It turns out that the James F. Battin Federal Courthouse in downtown Billings is not just a toxic eyesore.
It is also an emblem of the mess this country is in, and a reminder that the more things change, the more they stay the same.
I wrote last week about the ugly new federal building that is under construction half a block from the ugly, asbestos-ridden old federal building, the Battin, which it will replace. I soon heard from Alex Gregory, co-owner of Oxford Antiques on Montana Avenue.
A few days before that column was printed, she and her husband, Mike, found a 50-year-old clipping from the U.S. News & World Report among some other Billings artifacts they bought at an estate sale.
The article is headlined “How a city got a building it didn’t ask for,” and it begins: “If you want to know why federal spending grows and grows and grows, you can find the answer in this pleasant Western city of 50,000.”
The article, dated Nov. 12, 1962, tells how the General Services Administration had announced in 1959 that it intended to construct a new federal building in Billings.
An offer they couldn’t refuse
At first, city officials and the Billings Chamber of Commerce didn’t want it. There was plenty of vacant office space in Billings, they said, and the federal agencies located in Billings were already “well housed.”
The GSA then announced that it would give the federal building to another Western city — and it might just move some federal agencies out of Billings. In other words: Take our money, or else.
The chamber quickly changed its tune and officially endorsed the project, though others continued to insist it was a waste of money. The U.S. House Appropriations Committee agreed with the opponents and in 1962 refused to provide money for the project. The committee said the building was unneeded, and the $6.5 million cost was so high “as to raise serious questions of its economic soundness.”
The ranks of project supporters was soon swelled by downtown businessmen, for whom the prospect of federal stimulus money, once dangled in front of them, became not merely desirable but seemingly imperative. Their eagerness was fortified by a recent downturn in the economy, thanks to a fading oil boom.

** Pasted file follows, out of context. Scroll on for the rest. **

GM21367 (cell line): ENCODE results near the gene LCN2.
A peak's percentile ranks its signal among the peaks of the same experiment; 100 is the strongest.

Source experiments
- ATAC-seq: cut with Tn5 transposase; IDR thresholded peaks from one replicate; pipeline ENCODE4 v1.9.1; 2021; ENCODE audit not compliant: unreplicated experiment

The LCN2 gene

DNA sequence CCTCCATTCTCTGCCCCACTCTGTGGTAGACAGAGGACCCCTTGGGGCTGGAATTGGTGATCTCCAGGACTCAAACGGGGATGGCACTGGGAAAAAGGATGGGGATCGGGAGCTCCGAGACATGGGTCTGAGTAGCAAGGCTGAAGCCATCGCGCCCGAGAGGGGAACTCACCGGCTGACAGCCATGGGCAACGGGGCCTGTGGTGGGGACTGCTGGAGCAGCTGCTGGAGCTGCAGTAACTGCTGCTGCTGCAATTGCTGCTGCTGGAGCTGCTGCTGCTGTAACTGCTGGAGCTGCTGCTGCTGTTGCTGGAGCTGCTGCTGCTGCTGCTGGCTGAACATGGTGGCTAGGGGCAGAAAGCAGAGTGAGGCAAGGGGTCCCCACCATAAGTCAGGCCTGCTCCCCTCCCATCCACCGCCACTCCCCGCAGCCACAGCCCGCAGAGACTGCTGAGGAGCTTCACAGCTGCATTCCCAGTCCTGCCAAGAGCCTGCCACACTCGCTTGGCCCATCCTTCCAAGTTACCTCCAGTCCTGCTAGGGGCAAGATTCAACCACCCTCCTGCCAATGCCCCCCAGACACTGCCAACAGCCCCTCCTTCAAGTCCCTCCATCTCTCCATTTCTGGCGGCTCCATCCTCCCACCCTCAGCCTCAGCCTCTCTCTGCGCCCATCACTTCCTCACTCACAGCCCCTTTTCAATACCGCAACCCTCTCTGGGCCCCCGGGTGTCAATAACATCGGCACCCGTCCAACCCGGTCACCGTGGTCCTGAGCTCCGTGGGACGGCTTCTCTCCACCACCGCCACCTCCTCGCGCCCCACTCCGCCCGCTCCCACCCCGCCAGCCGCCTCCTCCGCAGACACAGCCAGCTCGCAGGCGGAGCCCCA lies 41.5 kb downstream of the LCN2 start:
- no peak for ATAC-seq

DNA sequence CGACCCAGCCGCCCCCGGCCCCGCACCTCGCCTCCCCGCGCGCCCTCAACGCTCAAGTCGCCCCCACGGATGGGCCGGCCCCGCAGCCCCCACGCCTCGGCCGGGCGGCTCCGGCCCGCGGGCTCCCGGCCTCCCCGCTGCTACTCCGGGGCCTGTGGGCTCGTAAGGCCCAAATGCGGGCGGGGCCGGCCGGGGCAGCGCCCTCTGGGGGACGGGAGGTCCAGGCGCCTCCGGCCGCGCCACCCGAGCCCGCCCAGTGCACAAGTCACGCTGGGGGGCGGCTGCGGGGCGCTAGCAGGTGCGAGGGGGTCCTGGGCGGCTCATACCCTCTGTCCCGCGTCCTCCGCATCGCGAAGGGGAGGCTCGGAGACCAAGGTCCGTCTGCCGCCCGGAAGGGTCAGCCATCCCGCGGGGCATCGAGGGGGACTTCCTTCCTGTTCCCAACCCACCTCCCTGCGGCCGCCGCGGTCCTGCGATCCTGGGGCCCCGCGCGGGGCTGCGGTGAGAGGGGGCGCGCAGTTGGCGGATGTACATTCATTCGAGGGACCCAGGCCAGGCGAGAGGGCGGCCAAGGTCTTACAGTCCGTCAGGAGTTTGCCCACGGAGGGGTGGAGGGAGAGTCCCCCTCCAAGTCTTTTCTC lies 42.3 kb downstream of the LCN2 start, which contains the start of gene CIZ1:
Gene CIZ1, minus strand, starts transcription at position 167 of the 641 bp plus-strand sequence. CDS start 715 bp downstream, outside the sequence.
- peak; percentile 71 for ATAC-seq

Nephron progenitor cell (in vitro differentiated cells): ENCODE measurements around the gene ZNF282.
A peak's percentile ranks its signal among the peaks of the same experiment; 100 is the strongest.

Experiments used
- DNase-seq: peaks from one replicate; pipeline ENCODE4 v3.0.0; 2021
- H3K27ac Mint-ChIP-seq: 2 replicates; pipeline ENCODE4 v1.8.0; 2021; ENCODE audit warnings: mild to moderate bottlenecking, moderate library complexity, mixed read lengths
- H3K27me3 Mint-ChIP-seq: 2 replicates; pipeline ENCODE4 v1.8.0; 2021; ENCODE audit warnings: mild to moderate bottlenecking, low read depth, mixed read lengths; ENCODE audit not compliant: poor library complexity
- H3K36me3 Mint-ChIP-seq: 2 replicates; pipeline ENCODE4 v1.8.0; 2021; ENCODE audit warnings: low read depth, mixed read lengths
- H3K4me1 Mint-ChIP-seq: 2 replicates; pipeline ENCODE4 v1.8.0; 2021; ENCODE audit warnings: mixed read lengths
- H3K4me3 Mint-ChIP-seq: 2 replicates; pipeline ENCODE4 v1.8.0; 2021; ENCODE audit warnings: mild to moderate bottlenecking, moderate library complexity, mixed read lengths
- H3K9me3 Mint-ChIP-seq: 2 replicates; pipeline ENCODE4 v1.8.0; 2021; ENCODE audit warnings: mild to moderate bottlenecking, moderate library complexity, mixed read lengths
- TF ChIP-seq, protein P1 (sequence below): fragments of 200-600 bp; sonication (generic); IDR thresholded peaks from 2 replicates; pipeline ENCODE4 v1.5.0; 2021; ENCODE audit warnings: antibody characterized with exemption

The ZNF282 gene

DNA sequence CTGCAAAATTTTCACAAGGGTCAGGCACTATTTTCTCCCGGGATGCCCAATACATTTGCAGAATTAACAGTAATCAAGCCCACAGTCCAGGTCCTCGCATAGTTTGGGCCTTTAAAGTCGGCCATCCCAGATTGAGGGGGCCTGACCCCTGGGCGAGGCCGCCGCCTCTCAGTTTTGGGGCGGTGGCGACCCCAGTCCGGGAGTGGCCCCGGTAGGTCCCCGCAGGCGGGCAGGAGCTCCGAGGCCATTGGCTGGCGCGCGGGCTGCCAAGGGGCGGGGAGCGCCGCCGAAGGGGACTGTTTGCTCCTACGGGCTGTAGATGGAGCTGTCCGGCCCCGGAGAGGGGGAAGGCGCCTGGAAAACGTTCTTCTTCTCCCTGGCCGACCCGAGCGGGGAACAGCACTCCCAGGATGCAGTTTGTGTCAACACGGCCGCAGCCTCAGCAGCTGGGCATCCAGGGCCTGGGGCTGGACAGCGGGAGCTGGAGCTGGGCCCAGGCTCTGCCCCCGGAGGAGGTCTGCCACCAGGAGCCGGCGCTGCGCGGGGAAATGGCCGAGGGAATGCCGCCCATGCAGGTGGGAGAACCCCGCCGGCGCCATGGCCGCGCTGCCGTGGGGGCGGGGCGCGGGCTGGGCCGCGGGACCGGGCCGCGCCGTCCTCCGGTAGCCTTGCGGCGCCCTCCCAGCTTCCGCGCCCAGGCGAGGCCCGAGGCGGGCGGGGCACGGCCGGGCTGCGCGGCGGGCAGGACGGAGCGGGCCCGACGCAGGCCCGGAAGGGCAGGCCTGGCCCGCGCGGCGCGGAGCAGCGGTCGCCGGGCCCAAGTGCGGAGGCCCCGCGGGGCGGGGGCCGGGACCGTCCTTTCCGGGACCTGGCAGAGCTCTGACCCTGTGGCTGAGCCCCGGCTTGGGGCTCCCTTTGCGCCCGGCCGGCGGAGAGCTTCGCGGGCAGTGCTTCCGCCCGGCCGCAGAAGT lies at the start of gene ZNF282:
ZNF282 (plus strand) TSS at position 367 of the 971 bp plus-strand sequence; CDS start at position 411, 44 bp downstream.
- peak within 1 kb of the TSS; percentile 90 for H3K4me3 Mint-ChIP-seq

They pressured the state’s Democratic senators, Mike Mansfield and Lee Metcalf, and Republican Rep. James F. Battin, who represented the eastern half of the state. They swung into action. Eventually, the Senate restored the appropriation, the House concurred and President Kennedy signed the bill that included the Billings project. (And in 1999, the building was renamed in Battin’s honor.)
‘A troubled conscience’
The outcome, according to the magazine, “left Billings with a troubled conscience.” One contractor called it “a damned outrage.” An unnamed banker struck a contemporary note when he lamented having been pressured into accepting the building lest some other town land the project.
“The ultimate result, I suppose, is socialism,” he said.
A mocking Gov. Tim Babcock said there were “two enthusiastic bursts of applause” at a recent Billings chamber meeting — once when the group passed a resolution decrying federal spending and the other when it was announced that money had been appropriated for the Billings federal building.
And so it goes. Almost 50 years later, when the government announced plans to abandon the Battin building, it said it would hire a private developer to build a $35 million courthouse, which the government would then rent and pay taxes on.
That was the plan as late as March 2009. But then, in April of that year, when federal stimulus money was being thrown around, the government suddenly decided to build its own courthouse — using $80 million in stimulus funds. Current estimates are that it will cost $60 million.
Remember how the House committee decided $6.5 million for the original courthouse seemed outrageously expensive? In today’s dollars, that would be roughly $49 million. The new $60 million courthouse will be somewhat smaller than the Battin, which is partly why a developer is constructing another building on Fourth Avenue North, this one costing $30 million, which will be leased to the feds.
Where will it all end? I don’t know, but in that 1962 article, then-Mayor Harold Gerke said the surplus of office space in Billings probably wouldn’t last long.
“You know as well as I do that these Government agencies don’t get any smaller,” he said.